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Palm Beach Post: Palm Beach County enters first phase of drought

Friday, November 08, 2013

Just 27 days into the seven-month long dry season, weather and water experts said Thursday the metro areas of South Florida have already fallen into the first phase of a drought.

Areas to the north including Martin and St. Lucie counties had been in the first phase, or D0 as it is referred to on the U.S. Drought Monitor, for the past week.

While South Florida was in a D0 drought in January, the last time South Florida was in the first phase of the drought so early in the dry season was November 2010. The 2010-11 dry season was also the first time South Florida saw a D4 level drought, the highest drought level, which means “exceptionally dry” conditions.

“Is that a trend of what we could see? We don’t know,” Barry Baxter, a drought expert with the National Weather Service in Miami, said Thursday. “We just have to monitor it.”

This year’s dry season, which started early on Oct. 11 and usually ends in May, comes with neither El Nino or La Nina conditions; El Nino meaning cool and wet winters and La Nina meaning drier winters. But some models are showing the next few months to be drier than normal. The summer months provided enough rain for South Florida in the short term which is keeping the drought level down for now, Baxter said.

“The main tank of gas is running low but your reservoir tank is really good,” Baxter explained.

What to do now? Authorities say it is time to begin conserving water.

“Short term dryness… could turn into long term if we don’t get the rainfall that we need,” Baxter warned.

Since Oct. 1, Palm Beach International Airport has recorded 1.14 inches of rainfall compared to the 6.16 normal amount. Lake Okeechobee was above one foot above normal in the beginning of October and now, mostly because of evaporation the lake, is just .03 above normal.

Still, the lake is about one foot higher this year than it was this time last year, said Randy Smith, South Florida Water Management District spokesman.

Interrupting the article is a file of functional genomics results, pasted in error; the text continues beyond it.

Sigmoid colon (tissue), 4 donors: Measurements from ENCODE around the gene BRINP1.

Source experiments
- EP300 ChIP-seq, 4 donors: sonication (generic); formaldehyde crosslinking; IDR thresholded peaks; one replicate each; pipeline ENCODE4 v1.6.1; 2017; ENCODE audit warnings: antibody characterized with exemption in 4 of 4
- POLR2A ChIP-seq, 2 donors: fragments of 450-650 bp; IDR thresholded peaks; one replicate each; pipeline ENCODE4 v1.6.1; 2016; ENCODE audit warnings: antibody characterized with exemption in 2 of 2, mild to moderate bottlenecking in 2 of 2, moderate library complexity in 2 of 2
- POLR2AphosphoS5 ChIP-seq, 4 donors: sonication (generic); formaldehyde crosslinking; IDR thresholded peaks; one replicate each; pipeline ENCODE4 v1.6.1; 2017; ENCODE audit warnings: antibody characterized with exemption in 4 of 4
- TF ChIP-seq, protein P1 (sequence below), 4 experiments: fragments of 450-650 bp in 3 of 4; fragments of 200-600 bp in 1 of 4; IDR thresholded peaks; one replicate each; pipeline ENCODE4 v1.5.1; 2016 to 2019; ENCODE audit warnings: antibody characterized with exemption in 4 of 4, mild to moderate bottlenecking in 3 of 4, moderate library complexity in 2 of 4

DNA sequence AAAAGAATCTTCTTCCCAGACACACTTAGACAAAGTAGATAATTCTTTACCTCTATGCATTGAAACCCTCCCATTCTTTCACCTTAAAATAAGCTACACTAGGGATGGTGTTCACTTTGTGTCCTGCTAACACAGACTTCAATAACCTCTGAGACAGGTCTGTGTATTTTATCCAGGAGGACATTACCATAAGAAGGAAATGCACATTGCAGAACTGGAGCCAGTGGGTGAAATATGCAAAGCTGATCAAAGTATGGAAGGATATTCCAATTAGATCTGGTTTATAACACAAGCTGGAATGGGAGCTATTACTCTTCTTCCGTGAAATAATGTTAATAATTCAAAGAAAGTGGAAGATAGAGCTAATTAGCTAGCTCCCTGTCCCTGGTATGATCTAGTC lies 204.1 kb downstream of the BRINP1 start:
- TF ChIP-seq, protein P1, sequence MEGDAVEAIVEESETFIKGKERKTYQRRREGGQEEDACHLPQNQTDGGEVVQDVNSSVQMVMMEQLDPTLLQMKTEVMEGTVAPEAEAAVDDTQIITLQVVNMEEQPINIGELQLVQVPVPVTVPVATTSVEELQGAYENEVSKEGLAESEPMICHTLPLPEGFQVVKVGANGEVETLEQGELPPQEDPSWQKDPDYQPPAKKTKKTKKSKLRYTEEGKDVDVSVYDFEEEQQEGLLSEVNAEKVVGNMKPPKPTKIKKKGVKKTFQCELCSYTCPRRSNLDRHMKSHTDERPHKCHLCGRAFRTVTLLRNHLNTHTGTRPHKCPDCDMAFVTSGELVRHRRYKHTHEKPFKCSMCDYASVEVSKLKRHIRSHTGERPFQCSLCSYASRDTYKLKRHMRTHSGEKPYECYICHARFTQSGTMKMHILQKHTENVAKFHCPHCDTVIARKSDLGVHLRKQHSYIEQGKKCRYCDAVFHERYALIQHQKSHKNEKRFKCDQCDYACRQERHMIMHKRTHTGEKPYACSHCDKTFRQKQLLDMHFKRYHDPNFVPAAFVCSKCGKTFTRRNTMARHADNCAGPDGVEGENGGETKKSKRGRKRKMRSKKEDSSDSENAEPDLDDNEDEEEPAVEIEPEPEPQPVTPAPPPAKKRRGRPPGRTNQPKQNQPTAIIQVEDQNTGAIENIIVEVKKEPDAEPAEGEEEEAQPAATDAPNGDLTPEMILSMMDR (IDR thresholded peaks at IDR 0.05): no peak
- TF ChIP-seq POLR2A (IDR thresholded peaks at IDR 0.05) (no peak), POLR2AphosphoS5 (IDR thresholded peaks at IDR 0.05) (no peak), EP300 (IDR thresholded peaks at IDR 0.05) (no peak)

“Water conservation is going to be very important,” he said.

It’s too early to talk about water restrictions and those are assigned on a case-by-case basis, he added.

In addition to the lake level and lack of rain, the fire danger index has been about 500 out of 800, which is on the higher side.

The high index caused Palm Beach County Fire Rescue crews to implement their dry brush response, which means instead of just one truck, a fire engine and a brush truck are dispatched to all brush fires.

“Everything has been drier than anticipated,” Capt. Albert Borroto, fire rescue spokesman said. “It’s not at a critical level but it’s enough to institute our dry brush response.”

Baxter said part of the reason we’re in the first phase of the drought is because of a lack of a real rain event in the past 90 days. Forecasters say this weekend may bring some rain in areas of Palm Beach County. There’s a 30 percent chance of showers Saturday and a 40 percent chance Sunday.

But it may not be enough.

“Even with these showers we’re going to see they’re not going to accumulate,” Baxter said. “We could be worse than what we are but it was a very wet first half of the summer. That’s helping us right now.”

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